26. Again the word of the Lord came to me, saying,
26. Et fuit sermo Iehovae ad me, dicendo,
27. Son of man, behold, they of the house of Israel say, The vision that he seeth is for many days to come, and he prophesieth of the times that are far off.
27. Fill hominis, ecce domus Israel dicunt,1 visio quam hic vidit, ad dies multos extenditur, et in tempora longinqua ipse prophetat.
28. Therefore say unto them, Thus saith the Lord God, There shall none of nay words be prolonged any more; but the word which I have spoken shall be done, saith the Lord God.
28. Propterea dices ad cos, Sic dicit Dominator Iehovah, non prorogabitur amplius; omnes sermones quos locutus fuero, sermonem etiam faciam,2 dicit Dominator Iehovah.
Here indeed such detestable blasphemy as we lately heard is not condemned in the Jews: but oblique ridicule, the tendency of which was first of all to weaken all confidence in Prophecy, and then to get rid of all heavenly doctrine. Those who are now condemned by the Prophet did not dare to bluster against God with swollen cheeks, but when others concluded the Prophecies to be vain and frivolous, because the time was put off, they said -- it may happen that God will accomplish what he has denounced against us by his servant: meanwhile let us feast securely as we shall be dead before these things can happen. We see, therefore, that there were two classes of men: some who utterly rejected God's Prophets, and wantonly derided their threats: this gross impiety has been already exposed. But others neither openly nor distinctly pronounced God to be a liar, but put far away from them the performance of the prophetic announcement. We see that the former were so abandoned, that they all but openly derided God, so as to turn away all fear from their own feelings since God prorogued the time. For Jeremiah had spent his strength in vain for many years in daily summoning them by a loud trumpet to God's tribunal, and in setting the Chaldeans before their eyes. Since he effected nothing, Ezekiel is chosen, and after he has inveighed against a fouler impudence in despising God, he now attacks the hypocrite who had not yet proceeded so far as to vilify God by the use of words. But as I have just remarked, the gliding down from this security to open contempt of God is easy. Those then who feign themselves quiet and without danger, since God patiently delays his judgments, at length determine him to be content with his own ease, and not to regard human affairs. Let us then be on our guard against the snares of Satan; and not only abhor the foul blasphemy of which the Prophet speaks, but as soon as God threatens us, let us prevent his judgment, and not promise ourselves a long period of escape, which may render us so stupid as to deprive us of all fear.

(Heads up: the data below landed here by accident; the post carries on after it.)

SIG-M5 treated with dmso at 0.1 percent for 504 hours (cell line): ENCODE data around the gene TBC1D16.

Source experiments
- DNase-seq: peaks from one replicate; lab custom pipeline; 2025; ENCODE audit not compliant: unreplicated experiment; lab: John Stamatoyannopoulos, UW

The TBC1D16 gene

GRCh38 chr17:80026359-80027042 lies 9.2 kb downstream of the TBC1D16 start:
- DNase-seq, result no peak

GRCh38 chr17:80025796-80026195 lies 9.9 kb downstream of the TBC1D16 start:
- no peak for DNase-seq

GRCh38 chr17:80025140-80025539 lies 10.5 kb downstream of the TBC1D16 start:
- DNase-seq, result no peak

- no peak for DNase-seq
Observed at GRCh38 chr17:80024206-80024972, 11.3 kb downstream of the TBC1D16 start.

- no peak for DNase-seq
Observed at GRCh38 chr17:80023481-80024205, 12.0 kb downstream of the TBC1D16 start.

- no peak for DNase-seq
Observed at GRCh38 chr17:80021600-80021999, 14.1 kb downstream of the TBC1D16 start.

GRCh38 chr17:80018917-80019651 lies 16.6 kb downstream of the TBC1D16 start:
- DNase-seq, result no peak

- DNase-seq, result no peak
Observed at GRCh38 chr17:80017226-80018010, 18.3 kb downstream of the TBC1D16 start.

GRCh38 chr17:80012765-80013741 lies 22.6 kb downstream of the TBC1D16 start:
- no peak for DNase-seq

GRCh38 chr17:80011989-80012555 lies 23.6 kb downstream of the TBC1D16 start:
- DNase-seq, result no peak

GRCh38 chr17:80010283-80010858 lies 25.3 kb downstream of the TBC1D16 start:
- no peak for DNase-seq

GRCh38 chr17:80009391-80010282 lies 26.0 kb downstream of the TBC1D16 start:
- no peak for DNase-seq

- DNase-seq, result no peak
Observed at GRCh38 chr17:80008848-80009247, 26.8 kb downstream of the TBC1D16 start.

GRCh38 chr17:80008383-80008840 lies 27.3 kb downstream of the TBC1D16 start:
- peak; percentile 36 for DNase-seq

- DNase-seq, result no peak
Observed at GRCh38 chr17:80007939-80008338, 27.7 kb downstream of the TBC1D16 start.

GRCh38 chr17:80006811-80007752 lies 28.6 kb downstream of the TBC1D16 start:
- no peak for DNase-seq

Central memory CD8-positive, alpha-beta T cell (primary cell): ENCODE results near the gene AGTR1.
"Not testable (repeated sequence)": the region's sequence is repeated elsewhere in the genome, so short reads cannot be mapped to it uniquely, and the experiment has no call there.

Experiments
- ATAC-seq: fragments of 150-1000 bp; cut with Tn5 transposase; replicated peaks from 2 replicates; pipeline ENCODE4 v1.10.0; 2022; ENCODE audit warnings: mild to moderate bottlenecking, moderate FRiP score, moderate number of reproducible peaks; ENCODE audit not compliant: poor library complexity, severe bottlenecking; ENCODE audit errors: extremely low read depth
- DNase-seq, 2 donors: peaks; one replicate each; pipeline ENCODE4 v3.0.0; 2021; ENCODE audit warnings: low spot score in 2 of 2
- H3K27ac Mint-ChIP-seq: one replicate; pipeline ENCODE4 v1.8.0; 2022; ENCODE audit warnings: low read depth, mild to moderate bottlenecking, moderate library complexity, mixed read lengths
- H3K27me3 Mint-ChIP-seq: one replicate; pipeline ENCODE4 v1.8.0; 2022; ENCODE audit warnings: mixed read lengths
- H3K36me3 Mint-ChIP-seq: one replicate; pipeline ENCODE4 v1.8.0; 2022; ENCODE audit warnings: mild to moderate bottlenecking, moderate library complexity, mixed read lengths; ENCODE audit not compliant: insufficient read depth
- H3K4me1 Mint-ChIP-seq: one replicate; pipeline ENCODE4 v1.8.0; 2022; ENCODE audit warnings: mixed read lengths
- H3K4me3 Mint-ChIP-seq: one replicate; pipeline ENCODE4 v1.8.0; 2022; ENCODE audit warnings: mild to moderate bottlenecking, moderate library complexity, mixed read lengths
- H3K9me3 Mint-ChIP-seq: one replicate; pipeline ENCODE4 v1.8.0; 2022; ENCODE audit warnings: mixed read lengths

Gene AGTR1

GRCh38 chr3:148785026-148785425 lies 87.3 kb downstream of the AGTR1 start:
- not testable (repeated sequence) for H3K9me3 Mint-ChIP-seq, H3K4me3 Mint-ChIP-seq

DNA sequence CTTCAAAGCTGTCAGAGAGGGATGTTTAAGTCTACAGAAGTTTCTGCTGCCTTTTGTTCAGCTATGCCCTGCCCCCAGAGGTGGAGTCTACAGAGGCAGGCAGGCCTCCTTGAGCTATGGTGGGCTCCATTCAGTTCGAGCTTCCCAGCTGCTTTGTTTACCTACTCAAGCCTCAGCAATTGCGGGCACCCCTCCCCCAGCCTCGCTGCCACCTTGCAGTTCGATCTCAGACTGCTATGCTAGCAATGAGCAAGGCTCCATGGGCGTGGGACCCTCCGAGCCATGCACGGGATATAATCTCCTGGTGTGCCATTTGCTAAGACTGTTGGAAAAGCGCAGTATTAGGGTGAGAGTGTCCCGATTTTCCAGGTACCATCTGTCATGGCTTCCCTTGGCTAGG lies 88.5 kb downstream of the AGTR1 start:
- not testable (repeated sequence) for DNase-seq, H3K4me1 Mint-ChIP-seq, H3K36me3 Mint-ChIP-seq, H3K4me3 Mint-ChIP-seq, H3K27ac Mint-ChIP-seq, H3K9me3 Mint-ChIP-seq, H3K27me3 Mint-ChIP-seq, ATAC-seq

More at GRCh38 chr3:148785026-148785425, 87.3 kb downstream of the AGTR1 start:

The house of Israel then said, he prophesies for many days. They did not openly assert that Ezekiel was speaking rashly and arrogating to himself the prophetic name, but they said that he prophesied for many days and a long period. Now he adds, thou shalt say unto them, it shall not be any lower put off Some thus interpret these words -- all my discourses shall not be put off. They prefer a change of number, and resolve it thus -- each of my words shall not be put. off. But the other view seems to suit the context better: it shall not be put off any lower, for the words which I utter I will execute. Here again he confirms what we formerly saw: that God would not speak in vain, since he is not divided in opinion. It belongs to men to lie, and to utter vainly what they cannot perform, and to change their; nothing of the kind ought to be imagined of God, for his hand is always in union with his speech.3
Grant us, Almighty God, since thou sparest us in some degree, and meanwhile dost admonish us by no obscure signs of thine anger, to be wise in time, lest sloth seize upon our minds and dispositions, and deprive us of sound judgment: Grant also that we may be attentive to thy words, and to all proofs of thy coming vengeance, and may we so strive to be reconciled to thee, that for the future being born again of thy Spirit, we may henceforth glorify thy name through Christ Jesus our Lord. -- Amen
1 "Saying. -- Calvin.
2 Or, "I will fulfill." -- Calvin.
3 The reader may profitably peruse the comment of CEcolampadius on this chapter. He spiritualizes it more than Calvin, and treats it allegorically, thus giving it a personal and practical bearing on ourselves. He says, "Unica et perpetua allegoria est, propter contemptum verbi Dei instare captivitatem conscientiarum, et alienationem a Jerusalem, a vero Dei cultu, qui est iu spiritu et veritate; unde servilia opera peccatorum in sabbatismo Christi vetantur." His explanations are always sound, and his practical reflections very instructive.
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